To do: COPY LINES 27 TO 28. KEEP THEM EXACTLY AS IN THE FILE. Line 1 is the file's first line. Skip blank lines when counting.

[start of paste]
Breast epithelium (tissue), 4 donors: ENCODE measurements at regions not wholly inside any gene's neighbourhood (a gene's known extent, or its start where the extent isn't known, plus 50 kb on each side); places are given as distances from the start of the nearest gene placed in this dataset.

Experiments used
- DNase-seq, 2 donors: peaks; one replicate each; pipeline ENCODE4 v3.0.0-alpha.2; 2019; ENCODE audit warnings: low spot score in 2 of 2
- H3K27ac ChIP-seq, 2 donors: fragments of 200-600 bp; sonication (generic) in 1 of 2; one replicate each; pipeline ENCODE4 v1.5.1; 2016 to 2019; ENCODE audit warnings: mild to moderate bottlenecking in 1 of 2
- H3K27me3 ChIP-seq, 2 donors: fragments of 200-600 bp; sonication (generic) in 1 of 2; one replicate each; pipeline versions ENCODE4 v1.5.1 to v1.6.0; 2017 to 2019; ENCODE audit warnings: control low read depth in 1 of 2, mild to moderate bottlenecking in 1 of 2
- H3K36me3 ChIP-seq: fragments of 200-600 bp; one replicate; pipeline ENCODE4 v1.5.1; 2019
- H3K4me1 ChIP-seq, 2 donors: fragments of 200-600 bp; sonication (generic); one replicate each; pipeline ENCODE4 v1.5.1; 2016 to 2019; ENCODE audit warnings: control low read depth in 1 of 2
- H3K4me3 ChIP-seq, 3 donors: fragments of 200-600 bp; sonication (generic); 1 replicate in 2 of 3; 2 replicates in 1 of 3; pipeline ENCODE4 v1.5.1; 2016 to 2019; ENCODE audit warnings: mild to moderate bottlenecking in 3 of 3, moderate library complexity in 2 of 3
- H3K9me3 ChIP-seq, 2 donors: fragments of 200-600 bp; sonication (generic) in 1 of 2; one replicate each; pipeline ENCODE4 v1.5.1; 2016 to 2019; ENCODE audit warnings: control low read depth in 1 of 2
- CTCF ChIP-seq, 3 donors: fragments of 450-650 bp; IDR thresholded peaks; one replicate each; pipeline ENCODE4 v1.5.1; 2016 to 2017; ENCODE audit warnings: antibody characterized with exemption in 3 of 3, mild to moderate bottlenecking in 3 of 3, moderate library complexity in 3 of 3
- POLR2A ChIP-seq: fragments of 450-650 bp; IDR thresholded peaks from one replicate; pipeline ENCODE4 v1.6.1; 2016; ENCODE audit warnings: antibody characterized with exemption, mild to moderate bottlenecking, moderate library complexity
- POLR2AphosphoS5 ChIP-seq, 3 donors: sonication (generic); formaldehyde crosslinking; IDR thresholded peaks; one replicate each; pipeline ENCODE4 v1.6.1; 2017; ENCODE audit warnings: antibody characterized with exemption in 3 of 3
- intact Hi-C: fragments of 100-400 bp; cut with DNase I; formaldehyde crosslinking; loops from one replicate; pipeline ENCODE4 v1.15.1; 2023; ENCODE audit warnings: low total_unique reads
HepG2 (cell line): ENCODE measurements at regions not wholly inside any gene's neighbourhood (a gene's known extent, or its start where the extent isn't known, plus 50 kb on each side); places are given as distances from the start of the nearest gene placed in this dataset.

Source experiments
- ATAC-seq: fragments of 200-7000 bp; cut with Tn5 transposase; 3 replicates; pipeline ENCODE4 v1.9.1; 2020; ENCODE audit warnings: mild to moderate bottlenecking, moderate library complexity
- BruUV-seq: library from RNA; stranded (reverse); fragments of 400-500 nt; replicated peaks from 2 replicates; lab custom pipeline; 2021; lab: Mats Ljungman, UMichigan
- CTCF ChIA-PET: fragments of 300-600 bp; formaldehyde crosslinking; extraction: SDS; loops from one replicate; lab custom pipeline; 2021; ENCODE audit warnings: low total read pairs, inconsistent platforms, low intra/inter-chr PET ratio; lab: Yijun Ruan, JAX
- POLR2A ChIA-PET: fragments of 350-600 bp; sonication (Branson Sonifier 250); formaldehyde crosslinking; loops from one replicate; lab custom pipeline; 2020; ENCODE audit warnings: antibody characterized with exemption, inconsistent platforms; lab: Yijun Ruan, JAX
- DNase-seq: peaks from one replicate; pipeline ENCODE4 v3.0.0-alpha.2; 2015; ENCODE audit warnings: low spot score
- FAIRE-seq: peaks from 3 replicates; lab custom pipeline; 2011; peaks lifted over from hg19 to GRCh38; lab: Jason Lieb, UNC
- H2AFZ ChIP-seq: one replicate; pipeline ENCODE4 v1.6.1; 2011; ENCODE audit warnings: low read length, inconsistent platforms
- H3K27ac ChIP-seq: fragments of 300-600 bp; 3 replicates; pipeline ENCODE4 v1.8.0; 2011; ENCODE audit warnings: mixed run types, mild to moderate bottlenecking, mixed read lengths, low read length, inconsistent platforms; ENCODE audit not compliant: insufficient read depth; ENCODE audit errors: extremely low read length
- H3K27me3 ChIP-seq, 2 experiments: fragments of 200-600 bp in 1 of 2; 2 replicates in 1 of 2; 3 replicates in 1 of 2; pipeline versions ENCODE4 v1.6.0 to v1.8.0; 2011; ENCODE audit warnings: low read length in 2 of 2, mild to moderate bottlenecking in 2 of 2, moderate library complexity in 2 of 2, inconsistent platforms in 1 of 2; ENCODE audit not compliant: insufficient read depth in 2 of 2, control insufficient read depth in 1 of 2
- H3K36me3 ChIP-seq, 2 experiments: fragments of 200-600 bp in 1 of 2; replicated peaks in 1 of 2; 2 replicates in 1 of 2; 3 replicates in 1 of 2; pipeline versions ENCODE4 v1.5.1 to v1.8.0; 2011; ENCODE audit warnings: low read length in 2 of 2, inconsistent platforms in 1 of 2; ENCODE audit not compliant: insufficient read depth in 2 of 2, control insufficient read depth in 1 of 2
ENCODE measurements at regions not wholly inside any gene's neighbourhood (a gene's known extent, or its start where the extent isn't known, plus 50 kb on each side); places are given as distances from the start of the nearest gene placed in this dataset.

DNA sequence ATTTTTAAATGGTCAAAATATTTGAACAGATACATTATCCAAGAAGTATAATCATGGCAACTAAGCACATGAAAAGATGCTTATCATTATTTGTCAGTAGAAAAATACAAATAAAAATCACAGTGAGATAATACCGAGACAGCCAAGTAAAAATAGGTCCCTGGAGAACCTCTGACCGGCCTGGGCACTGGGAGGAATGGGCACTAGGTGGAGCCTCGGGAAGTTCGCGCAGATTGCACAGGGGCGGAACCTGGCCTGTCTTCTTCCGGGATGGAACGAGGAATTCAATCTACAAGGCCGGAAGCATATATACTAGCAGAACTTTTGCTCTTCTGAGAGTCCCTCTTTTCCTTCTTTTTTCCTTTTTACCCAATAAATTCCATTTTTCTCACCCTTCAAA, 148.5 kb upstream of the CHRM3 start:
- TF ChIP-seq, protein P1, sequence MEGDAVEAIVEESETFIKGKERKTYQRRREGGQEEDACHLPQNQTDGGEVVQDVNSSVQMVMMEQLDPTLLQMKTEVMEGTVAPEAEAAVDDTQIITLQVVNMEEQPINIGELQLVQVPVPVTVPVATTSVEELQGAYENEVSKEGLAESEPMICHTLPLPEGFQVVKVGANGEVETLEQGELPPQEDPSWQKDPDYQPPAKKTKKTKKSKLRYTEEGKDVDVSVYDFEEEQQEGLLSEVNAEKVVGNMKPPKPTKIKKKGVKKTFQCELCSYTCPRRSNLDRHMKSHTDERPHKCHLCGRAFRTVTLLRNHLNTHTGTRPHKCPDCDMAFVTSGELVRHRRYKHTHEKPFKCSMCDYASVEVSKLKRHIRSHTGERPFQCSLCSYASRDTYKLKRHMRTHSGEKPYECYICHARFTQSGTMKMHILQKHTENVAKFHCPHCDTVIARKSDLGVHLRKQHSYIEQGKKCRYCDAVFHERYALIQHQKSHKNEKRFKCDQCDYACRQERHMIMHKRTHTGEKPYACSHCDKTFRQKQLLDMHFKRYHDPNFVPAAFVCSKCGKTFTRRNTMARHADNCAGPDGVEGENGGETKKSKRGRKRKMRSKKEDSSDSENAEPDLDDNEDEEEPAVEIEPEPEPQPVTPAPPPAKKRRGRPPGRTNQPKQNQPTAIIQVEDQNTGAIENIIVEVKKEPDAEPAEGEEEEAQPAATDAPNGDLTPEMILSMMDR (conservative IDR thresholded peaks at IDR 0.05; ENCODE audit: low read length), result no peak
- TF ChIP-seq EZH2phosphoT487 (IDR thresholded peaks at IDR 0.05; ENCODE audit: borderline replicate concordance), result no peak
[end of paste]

DNA sequence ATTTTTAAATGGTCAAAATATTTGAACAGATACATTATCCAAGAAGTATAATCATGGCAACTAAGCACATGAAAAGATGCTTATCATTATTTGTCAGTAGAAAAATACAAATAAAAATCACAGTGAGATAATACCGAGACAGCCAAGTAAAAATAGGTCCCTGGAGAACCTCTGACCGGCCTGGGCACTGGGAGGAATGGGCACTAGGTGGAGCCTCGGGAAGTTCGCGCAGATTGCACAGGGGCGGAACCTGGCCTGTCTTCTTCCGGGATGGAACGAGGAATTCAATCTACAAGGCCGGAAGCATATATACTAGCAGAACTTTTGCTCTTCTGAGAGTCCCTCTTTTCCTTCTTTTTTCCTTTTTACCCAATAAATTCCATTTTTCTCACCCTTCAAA, 148.5 kb upstream of the CHRM3 start:
- TF ChIP-seq, protein P1, sequence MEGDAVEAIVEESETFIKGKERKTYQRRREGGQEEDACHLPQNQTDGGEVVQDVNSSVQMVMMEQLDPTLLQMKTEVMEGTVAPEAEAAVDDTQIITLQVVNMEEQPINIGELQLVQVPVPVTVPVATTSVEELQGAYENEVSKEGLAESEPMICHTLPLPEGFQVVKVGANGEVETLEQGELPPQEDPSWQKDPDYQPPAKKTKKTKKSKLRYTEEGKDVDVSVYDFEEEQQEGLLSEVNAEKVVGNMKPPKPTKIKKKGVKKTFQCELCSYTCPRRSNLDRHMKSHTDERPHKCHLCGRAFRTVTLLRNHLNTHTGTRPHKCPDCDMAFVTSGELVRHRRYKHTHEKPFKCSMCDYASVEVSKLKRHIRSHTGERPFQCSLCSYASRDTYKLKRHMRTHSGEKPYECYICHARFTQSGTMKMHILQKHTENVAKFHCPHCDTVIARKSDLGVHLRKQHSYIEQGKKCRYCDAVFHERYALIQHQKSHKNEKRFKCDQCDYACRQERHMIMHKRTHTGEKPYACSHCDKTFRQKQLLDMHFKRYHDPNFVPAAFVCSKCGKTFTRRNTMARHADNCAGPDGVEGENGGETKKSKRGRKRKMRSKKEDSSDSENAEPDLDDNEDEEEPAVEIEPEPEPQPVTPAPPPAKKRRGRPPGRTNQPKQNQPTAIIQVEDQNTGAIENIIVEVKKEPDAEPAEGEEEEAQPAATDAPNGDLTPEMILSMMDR (conservative IDR thresholded peaks at IDR 0.05; ENCODE audit: low read length), result no peak